The Spread Offense Has Taken Over The DFW Metroplex

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Photo via Rick Castillo,


Offenses in the DFW area have changed throughout time. Most offenses in the early 1900’s were historically run heavy in the Metroplex. Over the next 50 to 60 years, the passing game became featured in offenses. Football from the 1980’s into the 2000’s ushered in a whole new element to offensive football. The spread offense became an offense teams all over Texas began to use. The style¬†can be seen on a Texas high football field on every single¬†Friday night in the Metroplex.

Rusty Russell, who attended Howard Payne University and coached at the Fort Worth Masonic Home, began implementing the spread offense on the high school level in 1927. Russell used the spread offense because his teams were small, and were usually less physically gifted compared to their opponents. He spread out the defense and used his players speed against their opponent. In the 1950s, TCU Coach Dutch Meyer introduced the spread offense to the Texas college football world, by spreading his halfbacks out on each side of the quarterback. Dutch Meyer’s spread offense was also called a double wing formation. In Texas high school football, two of the most successful Texas coaches, Art Briles (Stephenville) and Todd Dodge (Southlake Carroll, Marble Falls, Austin Westlake), are considered innovators of the modern day spread offenses.

When Texas high school football fans read headlines on Friday nights during the 2016 season in DFW, spread offenses were putting up big offensive numbers. Shawn Robinson (TCU), the 6A Division II Champion from DeSoto High School, had 4,882 total yards during 2016 (3,413 Pass, 1,469 Rushing) in a spread offense. Not only is Robinson a great passer, but his mobility makes him a dangerous runner, and makes a spread offense difficult to defend. Syrus Moore (Harding University), who played at Justin Northwest High School in 2016, had 1800 yards rushing and 20 TDs in the Texans spread offense. Moore used his speed and quickness between the tackles to turn short gains into long TDs. Being in a spread offense allowed Moore to see his reads quicker and burst into the secondary often. Charleston Rambo (Oklahoma), from Cedar Hill High School, had 1590 yards receiving, with 25 TDs, while averaging 113.6 yards a game. Rambo averaged 18.3 yards per catch in a potent spread offense in 2016. Rambo excelled at getting deep downfield and could line up outside or inside in the slot in Cedar Hill’s spread offense. The Longhorns offense can have four wide receivers and sometimes five wide receivers lined up when the offense is on the field. These type of formations are how spread offenses attack defenses and keep them off balance.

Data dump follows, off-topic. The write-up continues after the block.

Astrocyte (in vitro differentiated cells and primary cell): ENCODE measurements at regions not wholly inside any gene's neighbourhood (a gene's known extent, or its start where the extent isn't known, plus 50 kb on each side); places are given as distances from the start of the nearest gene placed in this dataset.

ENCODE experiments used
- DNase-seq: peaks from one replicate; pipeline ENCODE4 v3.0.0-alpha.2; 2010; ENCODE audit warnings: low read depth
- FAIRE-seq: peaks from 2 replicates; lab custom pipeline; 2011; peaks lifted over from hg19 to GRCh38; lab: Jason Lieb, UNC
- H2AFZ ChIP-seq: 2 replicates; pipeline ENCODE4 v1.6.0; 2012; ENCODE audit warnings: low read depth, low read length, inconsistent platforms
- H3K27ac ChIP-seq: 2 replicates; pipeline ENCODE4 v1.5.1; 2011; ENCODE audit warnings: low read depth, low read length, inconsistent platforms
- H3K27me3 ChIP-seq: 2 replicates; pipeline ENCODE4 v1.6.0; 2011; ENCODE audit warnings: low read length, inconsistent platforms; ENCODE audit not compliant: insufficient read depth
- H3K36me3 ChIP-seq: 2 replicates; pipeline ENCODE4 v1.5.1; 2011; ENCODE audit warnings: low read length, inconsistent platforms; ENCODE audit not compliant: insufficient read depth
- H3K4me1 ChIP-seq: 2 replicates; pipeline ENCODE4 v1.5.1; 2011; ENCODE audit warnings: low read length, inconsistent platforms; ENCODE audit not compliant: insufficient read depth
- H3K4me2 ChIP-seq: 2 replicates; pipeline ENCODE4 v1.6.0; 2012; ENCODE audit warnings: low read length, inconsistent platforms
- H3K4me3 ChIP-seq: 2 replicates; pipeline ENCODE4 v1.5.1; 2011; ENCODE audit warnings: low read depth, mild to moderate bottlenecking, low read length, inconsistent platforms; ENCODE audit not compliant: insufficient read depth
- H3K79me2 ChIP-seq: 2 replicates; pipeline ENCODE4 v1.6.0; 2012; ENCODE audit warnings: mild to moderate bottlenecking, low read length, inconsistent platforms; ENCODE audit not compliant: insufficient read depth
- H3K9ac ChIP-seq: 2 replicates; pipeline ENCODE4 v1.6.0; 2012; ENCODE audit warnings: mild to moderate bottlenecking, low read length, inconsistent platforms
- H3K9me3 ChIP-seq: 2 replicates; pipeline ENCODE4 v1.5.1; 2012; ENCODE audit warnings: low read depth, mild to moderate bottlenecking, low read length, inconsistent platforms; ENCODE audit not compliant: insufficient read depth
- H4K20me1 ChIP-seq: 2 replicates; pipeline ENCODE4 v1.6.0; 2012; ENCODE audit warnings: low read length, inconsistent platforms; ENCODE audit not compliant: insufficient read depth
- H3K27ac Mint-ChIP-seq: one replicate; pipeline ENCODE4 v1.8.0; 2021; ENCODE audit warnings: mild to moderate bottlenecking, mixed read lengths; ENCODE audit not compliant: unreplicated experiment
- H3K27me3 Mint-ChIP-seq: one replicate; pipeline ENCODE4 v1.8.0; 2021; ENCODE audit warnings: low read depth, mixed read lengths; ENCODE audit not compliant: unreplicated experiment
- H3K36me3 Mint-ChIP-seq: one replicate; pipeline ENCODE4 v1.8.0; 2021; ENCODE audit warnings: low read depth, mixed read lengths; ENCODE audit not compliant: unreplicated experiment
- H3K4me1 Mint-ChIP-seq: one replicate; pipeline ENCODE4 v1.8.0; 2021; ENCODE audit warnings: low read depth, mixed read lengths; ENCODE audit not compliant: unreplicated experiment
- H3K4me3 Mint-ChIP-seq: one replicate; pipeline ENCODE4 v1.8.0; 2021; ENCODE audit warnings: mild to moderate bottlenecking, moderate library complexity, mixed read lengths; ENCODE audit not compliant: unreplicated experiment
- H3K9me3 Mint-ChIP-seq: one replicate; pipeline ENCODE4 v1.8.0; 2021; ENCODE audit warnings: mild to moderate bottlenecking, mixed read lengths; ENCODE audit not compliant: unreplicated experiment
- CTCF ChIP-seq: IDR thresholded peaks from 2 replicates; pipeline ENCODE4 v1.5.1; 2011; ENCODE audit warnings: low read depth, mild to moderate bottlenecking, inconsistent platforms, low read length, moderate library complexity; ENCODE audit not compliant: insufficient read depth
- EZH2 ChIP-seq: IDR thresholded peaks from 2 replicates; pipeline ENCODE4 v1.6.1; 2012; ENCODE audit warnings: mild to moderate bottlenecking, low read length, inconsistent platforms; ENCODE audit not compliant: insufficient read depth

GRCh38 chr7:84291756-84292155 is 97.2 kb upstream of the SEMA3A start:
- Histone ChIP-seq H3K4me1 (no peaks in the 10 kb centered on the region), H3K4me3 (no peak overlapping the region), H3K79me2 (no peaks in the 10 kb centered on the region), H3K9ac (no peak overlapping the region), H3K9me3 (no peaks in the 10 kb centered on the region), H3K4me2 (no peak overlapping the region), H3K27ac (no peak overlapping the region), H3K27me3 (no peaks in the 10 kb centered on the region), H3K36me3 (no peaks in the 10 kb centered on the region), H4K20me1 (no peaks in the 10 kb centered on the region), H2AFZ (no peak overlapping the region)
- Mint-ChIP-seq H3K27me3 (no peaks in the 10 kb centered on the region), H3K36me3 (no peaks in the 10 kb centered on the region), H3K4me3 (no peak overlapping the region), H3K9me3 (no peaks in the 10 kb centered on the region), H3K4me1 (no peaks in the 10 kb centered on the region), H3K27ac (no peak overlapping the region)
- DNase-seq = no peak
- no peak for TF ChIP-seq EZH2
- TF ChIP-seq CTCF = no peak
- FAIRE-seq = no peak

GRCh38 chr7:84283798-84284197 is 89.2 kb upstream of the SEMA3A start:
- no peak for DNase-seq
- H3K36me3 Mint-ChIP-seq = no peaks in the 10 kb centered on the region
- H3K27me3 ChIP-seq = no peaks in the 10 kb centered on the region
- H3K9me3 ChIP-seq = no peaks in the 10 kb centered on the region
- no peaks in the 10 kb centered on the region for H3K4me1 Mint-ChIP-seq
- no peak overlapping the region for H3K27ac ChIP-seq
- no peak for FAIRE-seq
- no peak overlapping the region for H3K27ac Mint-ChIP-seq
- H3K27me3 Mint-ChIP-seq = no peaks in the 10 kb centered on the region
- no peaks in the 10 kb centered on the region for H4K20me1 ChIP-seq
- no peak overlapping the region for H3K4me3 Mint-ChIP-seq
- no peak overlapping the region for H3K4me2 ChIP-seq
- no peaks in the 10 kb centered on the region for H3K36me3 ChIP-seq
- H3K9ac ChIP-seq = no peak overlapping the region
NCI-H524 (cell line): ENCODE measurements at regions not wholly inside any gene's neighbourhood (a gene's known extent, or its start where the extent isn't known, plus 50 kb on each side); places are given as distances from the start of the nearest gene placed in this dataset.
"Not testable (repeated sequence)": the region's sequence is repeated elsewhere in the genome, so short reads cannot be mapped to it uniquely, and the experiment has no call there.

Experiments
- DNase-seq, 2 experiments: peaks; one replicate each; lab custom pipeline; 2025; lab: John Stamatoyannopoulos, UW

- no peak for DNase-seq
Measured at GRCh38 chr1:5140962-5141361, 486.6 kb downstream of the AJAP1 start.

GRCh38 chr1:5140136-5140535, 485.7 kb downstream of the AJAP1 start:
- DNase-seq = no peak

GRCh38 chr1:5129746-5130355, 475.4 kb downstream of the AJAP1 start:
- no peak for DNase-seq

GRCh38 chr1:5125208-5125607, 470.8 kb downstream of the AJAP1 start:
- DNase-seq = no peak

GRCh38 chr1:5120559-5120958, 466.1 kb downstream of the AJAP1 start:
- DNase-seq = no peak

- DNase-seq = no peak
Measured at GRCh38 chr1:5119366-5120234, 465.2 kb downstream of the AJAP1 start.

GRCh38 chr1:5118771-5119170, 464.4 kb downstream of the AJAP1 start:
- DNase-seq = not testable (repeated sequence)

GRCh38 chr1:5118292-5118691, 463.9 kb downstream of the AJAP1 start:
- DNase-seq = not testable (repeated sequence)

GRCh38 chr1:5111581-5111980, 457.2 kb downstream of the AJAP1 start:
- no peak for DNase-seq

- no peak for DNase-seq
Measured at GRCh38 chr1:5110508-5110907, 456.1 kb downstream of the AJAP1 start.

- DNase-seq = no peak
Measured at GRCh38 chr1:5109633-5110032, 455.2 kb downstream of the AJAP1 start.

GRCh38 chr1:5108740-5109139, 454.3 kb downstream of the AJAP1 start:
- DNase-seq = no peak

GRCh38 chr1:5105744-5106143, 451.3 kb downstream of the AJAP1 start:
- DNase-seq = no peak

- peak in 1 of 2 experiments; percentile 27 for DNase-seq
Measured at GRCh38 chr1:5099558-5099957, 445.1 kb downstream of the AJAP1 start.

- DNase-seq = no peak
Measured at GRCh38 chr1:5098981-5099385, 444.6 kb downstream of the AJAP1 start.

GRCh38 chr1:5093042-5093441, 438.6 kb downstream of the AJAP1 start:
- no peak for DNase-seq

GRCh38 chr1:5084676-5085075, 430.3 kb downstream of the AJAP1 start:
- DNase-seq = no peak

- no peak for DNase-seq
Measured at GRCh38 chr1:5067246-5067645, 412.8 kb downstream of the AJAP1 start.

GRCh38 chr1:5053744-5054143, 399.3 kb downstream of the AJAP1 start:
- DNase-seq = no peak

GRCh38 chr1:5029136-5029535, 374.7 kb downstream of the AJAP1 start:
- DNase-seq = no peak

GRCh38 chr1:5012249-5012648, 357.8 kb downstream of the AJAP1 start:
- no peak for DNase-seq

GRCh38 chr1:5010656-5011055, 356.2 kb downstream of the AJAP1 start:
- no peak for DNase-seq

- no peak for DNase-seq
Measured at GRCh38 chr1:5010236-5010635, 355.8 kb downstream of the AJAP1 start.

DFW spread offenses have proven that this offense is here to stay. The spread offense allows teams to put their explosive athletes on the field at the same time. In today’s version of Texas high school football, a potent spread offense can win a state championship. Desoto High School (6A Division II), Aledo High School (5A Division II), and Highland Park High School (5A Division I) are powerhouse programs in the DFW Metroplex. Each of these schools run a spread offense and each took home a State Championship in 2016-2017. Heading into the 2017 football season, spread offenses all over DFW hope to be playing in Cowboys Stadium holding up a state championship trophy.


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